According to a survey by Trulia, 90 percent of homeowners have renovation plans for their homes. More recently, the number of home renovations has been on the rise, with many of us spending a lot more time at home. Whether it’s a kitchen remodel you’ve always wanted, or an extension to your home for a home office, deciding how to pay for your plans is one of the key considerations before starting a home renovation. Some may choose to finance their renovation plans using their savings. Others may opt for consumer financings like credit cards or home improvement loans. In a Groundworks Companies survey, 20 percent of homeowners said they planned on spending their tax refunds on home improvements this year. Before you make your decision on how to pay for your home renovations, here’s what you need to think about when considering each option.
Do You Qualify For An FHA HomeStyle Renovation Loan?
If you’re thinking of taking out a second mortgage to pay for your renovations, the HomeStyle or FHA 203 loan could be a more economical choice. Backed by the government, the HomeStyle Loan is based on your home’s future value after the improvements are done. So if you are adding a new kitchen, the lender will take into account the 5 to 15 percent value that it would add to your home. You can also finance up to 97.5 percent of your home using the FHA 203 loan – so if you don’t have a lot of equity built up in your home yet, it may be a good choice.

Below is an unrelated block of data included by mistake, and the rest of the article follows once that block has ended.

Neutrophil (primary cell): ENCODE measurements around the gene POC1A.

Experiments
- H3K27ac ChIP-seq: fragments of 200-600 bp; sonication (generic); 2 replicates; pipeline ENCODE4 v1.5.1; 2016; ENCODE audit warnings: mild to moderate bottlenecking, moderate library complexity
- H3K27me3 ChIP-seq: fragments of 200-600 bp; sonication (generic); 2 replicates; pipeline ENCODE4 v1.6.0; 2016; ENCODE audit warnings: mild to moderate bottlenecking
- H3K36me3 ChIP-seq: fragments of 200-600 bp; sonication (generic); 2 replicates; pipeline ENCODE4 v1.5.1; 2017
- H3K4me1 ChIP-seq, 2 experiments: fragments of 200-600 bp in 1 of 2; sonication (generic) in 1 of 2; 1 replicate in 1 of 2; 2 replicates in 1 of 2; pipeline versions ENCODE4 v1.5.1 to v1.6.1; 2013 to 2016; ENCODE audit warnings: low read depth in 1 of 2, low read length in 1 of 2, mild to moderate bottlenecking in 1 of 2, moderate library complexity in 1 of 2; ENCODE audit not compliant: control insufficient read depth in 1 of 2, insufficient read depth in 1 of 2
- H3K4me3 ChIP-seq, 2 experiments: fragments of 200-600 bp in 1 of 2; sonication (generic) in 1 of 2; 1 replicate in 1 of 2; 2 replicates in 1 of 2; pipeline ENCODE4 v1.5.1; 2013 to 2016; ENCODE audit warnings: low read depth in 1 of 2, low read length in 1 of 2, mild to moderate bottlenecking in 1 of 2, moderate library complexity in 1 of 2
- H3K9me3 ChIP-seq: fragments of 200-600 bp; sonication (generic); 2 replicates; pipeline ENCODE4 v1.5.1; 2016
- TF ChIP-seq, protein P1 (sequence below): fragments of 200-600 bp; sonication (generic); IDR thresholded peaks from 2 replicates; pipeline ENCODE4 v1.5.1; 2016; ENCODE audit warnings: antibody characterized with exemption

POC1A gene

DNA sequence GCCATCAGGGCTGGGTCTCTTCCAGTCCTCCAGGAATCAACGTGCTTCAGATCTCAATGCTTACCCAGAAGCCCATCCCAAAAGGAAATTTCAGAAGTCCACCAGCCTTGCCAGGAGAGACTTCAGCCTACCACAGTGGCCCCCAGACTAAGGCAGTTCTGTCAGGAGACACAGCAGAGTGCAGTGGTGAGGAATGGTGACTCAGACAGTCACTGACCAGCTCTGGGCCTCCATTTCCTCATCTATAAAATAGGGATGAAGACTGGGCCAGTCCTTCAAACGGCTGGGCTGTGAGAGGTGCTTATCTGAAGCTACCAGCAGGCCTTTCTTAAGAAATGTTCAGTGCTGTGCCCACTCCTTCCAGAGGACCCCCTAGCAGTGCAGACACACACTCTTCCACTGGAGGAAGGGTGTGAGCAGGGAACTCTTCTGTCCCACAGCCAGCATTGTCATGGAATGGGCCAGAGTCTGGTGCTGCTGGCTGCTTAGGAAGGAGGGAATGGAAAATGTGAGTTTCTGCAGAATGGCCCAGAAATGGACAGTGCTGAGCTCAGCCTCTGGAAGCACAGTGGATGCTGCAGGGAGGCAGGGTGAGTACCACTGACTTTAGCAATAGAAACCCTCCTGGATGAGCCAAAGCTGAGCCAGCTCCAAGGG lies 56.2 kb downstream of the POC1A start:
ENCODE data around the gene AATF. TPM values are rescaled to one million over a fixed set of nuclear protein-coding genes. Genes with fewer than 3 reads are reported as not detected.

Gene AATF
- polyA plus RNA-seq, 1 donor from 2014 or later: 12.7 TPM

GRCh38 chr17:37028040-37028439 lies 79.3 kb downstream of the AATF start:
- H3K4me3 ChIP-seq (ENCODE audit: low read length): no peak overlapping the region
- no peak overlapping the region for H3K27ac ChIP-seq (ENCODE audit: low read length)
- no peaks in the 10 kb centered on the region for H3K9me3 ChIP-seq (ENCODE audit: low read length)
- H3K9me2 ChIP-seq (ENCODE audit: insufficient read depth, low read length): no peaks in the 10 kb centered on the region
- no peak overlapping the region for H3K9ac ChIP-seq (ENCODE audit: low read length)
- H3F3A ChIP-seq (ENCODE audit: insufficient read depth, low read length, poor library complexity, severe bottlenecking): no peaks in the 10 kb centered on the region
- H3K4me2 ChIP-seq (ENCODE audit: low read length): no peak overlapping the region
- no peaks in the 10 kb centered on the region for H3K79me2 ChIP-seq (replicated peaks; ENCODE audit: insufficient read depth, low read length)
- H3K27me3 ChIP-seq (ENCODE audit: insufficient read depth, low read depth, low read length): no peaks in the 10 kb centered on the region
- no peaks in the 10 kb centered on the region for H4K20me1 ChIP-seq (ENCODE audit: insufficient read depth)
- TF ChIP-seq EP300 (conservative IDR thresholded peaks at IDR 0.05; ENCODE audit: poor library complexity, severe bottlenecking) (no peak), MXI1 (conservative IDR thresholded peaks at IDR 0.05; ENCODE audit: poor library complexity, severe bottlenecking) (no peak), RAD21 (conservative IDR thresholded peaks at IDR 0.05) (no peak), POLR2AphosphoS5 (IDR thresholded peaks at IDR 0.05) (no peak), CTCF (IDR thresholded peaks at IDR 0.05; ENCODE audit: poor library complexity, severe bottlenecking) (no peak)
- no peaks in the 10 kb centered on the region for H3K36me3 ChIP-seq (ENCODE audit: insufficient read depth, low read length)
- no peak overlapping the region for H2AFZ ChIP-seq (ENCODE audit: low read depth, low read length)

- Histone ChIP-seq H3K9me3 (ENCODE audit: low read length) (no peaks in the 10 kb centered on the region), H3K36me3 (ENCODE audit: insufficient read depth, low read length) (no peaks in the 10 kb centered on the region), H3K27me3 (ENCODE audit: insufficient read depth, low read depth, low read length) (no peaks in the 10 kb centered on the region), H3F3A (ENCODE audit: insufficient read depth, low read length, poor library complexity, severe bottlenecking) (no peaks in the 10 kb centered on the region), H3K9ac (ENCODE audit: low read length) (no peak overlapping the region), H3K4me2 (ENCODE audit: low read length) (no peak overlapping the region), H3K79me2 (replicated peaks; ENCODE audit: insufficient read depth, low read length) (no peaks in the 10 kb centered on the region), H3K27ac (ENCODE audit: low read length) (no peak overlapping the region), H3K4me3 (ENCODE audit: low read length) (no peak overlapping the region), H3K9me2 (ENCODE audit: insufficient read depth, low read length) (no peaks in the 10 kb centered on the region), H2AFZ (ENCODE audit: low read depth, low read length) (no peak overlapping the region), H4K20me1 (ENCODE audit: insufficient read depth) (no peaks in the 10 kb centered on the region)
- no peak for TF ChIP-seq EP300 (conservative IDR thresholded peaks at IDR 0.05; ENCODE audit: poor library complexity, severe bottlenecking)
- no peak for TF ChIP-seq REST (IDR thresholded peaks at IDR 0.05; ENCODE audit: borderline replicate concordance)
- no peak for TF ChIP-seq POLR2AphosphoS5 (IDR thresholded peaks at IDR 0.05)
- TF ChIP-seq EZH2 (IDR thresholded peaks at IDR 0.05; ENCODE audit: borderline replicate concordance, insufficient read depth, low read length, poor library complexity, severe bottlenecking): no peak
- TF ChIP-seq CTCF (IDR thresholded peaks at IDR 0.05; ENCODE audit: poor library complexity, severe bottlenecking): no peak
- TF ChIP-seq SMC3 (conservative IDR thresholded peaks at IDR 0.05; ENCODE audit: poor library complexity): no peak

However, to qualify for a HomeStyle loan, you will need to meet certain criteria. You need at least 5 percent equity in your home, and your lender will need to approve your contractor’s qualifications. Borrowers also need to have a credit score of at least 620 to apply, and a DTI ratio of less than 45 percent. You are also required to pay for mortgage insurance, so add the cost of that into your renovation budget. Alternatively, you can opt to use either conventional or online mortgage institutions for a home loan. Keep in mind that conventional lenders can come with lots of additional fees and a longer application process.
Would Your Mortgage Terms Be Better If You Refinanced?
Another option for paying for your renovations is to refinance your home. This can be appealing, since it comes with much lower interest rates than using your credit card, and it can simplify the process by rolling your loan and new mortgage payments into one. Mortgage rates have dropped below 3 percent recently, so it may be a great time to capitalize on lower interest rates. However, your credit score and other personal indicators will play a large part in the rates you’re offered. If your monthly mortgage repayments work out at more than what you’re currently paying, you may have trouble affording it with your current budget.
Would You Have Enough Left In Your Emergency Fund If You Used Savings?
While using savings for your home renovations is one of the best options, it can also leave you depleted and vulnerable financially. Having an emergency fund is even more important as a homeowner, since unexpected expenses like emergency repairs are known to pop up. However, if you end up using your emergency savings to finance your renovation plans, you will be placing yourself in a precarious situation as a homeowner.
Therefore, if you do choose to use your savings, ensure your emergency fund still contains between 3 and 6 months of your monthly expenses. Also, it helps to budget for up to 15 percent extra on your home renovation costs. When budgeting for your renovations using your savings, it’s better to overestimate than underestimate and be left short in the middle of a remodel.
Renovating your home comes with many decisions, including how to finance it. Taking the time to consider all your options can make a huge difference to your renovation process – and how much you end up paying.